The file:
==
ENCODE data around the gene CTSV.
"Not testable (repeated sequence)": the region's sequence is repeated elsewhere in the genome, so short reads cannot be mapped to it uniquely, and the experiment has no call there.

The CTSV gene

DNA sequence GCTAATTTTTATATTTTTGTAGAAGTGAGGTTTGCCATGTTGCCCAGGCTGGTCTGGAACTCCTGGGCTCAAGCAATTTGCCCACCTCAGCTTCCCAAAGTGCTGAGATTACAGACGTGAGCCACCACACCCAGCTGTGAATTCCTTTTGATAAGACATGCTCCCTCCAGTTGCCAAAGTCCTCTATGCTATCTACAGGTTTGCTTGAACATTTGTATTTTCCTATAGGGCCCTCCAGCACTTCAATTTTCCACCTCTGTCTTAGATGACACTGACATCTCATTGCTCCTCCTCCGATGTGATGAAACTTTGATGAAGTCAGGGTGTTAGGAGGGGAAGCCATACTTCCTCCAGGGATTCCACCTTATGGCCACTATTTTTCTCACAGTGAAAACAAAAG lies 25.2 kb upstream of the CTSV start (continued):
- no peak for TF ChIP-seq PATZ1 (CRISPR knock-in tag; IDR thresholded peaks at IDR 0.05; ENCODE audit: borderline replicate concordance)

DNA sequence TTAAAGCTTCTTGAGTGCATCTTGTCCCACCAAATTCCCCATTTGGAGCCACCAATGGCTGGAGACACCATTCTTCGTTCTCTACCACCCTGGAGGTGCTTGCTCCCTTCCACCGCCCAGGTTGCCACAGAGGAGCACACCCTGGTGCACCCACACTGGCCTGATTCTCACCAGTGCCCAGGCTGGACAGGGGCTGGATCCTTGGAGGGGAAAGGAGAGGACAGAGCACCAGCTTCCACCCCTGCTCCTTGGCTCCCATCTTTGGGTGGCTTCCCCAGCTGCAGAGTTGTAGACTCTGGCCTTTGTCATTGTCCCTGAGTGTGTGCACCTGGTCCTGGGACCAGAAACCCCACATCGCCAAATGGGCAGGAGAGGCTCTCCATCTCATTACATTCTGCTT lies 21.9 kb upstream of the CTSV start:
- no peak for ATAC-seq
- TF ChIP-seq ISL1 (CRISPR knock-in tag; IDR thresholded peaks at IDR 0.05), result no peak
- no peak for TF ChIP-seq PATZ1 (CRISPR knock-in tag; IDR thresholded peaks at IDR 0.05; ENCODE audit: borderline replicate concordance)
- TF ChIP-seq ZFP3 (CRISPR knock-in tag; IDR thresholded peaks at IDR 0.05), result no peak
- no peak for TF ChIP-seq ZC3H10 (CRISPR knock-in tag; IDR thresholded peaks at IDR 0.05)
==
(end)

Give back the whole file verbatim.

ENCODE data around the gene CTSV.
"Not testable (repeated sequence)": the region's sequence is repeated elsewhere in the genome, so short reads cannot be mapped to it uniquely, and the experiment has no call there.

The CTSV gene

DNA sequence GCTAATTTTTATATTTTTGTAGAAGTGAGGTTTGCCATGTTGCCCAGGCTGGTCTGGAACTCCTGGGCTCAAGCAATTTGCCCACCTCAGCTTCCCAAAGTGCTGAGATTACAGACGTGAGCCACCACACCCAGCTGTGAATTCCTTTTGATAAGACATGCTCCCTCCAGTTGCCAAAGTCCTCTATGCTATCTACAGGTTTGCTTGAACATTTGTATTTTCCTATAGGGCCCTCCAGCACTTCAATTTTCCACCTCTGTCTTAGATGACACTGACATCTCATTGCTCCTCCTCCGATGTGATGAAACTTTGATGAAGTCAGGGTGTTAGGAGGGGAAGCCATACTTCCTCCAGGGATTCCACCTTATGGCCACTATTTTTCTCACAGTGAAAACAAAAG lies 25.2 kb upstream of the CTSV start (continued):
- no peak for TF ChIP-seq PATZ1 (CRISPR knock-in tag; IDR thresholded peaks at IDR 0.05; ENCODE audit: borderline replicate concordance)

DNA sequence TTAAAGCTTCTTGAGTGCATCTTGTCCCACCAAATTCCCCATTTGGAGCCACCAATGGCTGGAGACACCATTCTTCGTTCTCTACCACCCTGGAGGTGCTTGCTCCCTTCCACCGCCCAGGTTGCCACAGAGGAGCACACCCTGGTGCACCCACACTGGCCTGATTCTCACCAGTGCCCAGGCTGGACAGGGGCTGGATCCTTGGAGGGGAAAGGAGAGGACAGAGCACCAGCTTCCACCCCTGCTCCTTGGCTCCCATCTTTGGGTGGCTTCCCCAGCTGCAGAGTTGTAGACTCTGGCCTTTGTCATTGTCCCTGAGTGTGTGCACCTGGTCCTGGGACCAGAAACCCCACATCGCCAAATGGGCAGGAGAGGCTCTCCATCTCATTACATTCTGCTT lies 21.9 kb upstream of the CTSV start:
- no peak for ATAC-seq
- TF ChIP-seq ISL1 (CRISPR knock-in tag; IDR thresholded peaks at IDR 0.05), result no peak
- no peak for TF ChIP-seq PATZ1 (CRISPR knock-in tag; IDR thresholded peaks at IDR 0.05; ENCODE audit: borderline replicate concordance)
- TF ChIP-seq ZFP3 (CRISPR knock-in tag; IDR thresholded peaks at IDR 0.05), result no peak
- no peak for TF ChIP-seq ZC3H10 (CRISPR knock-in tag; IDR thresholded peaks at IDR 0.05)